Lower and long-term exposure to mercury vapours can result in micromercurialism, which includes such symptoms as weakness, fatigue, anorexia, loss of weight and disturbances in the gastrointestinal tract (Satoh, 2000).
Some of the most important salts of mercury (inorganic mercury) are mercurous chloride (Hg2Cl2, or calomel), occasionally used in medicines, mercuric fulminate (Hg(CNO)2, which is used as a detonator in explosives; and mercuric sulphide (HgS, or vermillion), which is used as a paint pigment (Tchounwou et al, 2003).
Generally, the adsorption of inorganic mercury compounds is low, including via the lungs (WHO, 2003). The extent of adsorption of inorganic mercury though the gastrointestinal tract may depend on the solubility of the mercury compound and/or how easily the compound dissociates in the intestine to become available for absorption (WHO, 2003). There is indirect evidence that some inorganic mercury compounds may be absorbed through the skin.
Acute inorganic mercury exposure may give rise to lung damage. Chronic poisoning is characterized by neurological and psychological symptoms, such as tremor, changes in personality, restlessness, anxiety, sleep disturbance and depression. Ingestion of inorganic mercury compounds may cause kidney damage. The symptoms described above are reversible after cessation of exposure. Ingestion of very high concentrations of inorganic mercury, however, can be fatal (Asano et al, 2000).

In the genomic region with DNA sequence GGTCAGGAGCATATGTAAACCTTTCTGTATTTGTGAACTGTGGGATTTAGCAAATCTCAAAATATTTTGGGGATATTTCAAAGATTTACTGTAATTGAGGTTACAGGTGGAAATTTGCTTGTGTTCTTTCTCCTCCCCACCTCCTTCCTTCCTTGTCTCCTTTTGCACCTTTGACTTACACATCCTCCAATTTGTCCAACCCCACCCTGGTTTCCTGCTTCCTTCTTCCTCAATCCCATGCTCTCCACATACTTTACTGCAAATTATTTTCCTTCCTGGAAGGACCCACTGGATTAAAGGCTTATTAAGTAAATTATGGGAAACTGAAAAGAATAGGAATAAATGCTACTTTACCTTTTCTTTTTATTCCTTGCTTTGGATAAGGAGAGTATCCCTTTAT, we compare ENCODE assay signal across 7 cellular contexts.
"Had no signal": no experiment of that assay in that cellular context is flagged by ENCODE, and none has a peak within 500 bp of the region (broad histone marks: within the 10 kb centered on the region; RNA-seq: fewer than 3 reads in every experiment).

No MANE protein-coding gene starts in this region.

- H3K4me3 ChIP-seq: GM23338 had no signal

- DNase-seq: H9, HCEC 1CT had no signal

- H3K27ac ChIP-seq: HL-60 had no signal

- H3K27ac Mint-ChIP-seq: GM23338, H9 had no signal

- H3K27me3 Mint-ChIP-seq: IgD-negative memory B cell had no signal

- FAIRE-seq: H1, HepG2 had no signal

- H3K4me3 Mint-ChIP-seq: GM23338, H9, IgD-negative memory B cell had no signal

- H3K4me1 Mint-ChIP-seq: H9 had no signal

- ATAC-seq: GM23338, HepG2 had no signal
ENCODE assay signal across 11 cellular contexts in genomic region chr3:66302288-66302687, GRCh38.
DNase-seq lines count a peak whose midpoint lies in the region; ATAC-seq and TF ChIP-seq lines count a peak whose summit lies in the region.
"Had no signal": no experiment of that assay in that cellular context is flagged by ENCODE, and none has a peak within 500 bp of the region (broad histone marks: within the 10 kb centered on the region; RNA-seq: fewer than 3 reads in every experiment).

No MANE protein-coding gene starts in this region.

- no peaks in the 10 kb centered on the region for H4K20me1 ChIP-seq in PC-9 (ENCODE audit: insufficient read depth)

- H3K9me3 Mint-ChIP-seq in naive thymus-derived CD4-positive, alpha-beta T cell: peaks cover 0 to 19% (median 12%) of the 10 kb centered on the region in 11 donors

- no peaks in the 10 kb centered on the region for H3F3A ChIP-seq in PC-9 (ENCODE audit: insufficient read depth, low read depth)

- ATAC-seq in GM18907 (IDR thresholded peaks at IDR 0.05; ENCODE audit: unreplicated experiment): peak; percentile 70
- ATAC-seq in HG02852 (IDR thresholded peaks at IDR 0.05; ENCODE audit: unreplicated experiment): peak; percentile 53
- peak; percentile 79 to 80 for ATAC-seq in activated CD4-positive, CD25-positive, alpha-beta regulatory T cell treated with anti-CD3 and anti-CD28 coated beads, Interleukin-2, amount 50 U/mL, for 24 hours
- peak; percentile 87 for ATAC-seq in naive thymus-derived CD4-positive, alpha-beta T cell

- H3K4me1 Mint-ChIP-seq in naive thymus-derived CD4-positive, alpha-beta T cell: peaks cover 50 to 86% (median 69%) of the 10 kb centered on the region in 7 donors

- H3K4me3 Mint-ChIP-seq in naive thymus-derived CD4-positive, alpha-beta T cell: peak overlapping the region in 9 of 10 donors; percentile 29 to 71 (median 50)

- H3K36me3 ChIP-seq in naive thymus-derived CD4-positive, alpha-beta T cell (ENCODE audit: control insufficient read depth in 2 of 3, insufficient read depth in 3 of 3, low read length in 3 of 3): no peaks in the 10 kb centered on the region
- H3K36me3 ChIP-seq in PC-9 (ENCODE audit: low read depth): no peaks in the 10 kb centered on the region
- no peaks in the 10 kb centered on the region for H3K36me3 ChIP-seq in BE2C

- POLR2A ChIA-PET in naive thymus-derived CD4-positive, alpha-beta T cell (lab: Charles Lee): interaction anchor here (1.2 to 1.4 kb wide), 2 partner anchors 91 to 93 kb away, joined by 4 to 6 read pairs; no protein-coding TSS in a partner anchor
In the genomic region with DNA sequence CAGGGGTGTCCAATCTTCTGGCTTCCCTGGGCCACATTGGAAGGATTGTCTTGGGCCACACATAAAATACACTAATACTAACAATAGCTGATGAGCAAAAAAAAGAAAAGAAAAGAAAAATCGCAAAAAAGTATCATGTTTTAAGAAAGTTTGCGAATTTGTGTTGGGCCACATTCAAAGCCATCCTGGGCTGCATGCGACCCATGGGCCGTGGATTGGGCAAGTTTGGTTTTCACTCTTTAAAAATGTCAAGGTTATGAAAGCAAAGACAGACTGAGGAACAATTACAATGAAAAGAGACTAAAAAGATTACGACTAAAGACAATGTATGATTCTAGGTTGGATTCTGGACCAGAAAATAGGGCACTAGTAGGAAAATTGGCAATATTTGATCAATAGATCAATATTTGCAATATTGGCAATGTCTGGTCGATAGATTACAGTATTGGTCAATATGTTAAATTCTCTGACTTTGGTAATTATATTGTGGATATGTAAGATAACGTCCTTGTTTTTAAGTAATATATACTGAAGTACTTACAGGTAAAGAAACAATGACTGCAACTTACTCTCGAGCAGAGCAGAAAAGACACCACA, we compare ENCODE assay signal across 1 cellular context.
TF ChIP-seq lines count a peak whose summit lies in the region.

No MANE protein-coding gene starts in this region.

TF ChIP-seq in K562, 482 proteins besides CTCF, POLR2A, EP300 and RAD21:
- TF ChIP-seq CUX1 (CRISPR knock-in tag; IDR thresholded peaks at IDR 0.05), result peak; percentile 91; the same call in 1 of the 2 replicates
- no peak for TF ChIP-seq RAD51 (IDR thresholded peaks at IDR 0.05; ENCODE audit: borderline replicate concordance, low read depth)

Methylmercury is the most toxic of the organic forms of mercury and is taken up by terrestrial and aquatic organisms. Bacteria in lakes, streams and ocean sediment can convert elemental mercury into organic mercury compounds (Tchounwou et al, 2003).
Organic mercury, particularly methylmercury, is a cumulative toxin that can cause disruption of the developing central nervous system. Part of the reason why organic mercury, in particular methylmercury, is so toxic to humans is that the gastrointestinal absorption efficiency of methylmercury is in the order of 90 to 95% (Castro-Gonzalez and Mendez-Armenta, 2008). Organic mercury compounds (especially methylmercury) can be readily transformed into other chemical forms which allows them to pass through the blood-brain and placental barriers. Once the organic mercury compound has passed though the brain it can be oxidised into inorganic mercury, inhibiting its removal from the brain. The ability of organic mercury compounds to pass though the placental barrier means that developing foetus are particularly vulnerable to the effects of organic mercury (WHO, 2008). Infants and new born babies are also susceptible to the impacts of organic mercury compounds as they can be transferred from the mother during breast feeding.
Infants born to mothers exposed to methylmercury during pregnancy display a wide range of neurological effects including delayed onset of walking and talking, birth defects, cerebral palsy, lower IQ and reduced neurological test scores (Diez, 2008; Counter and Buchanan, 2004; Harada, 1995).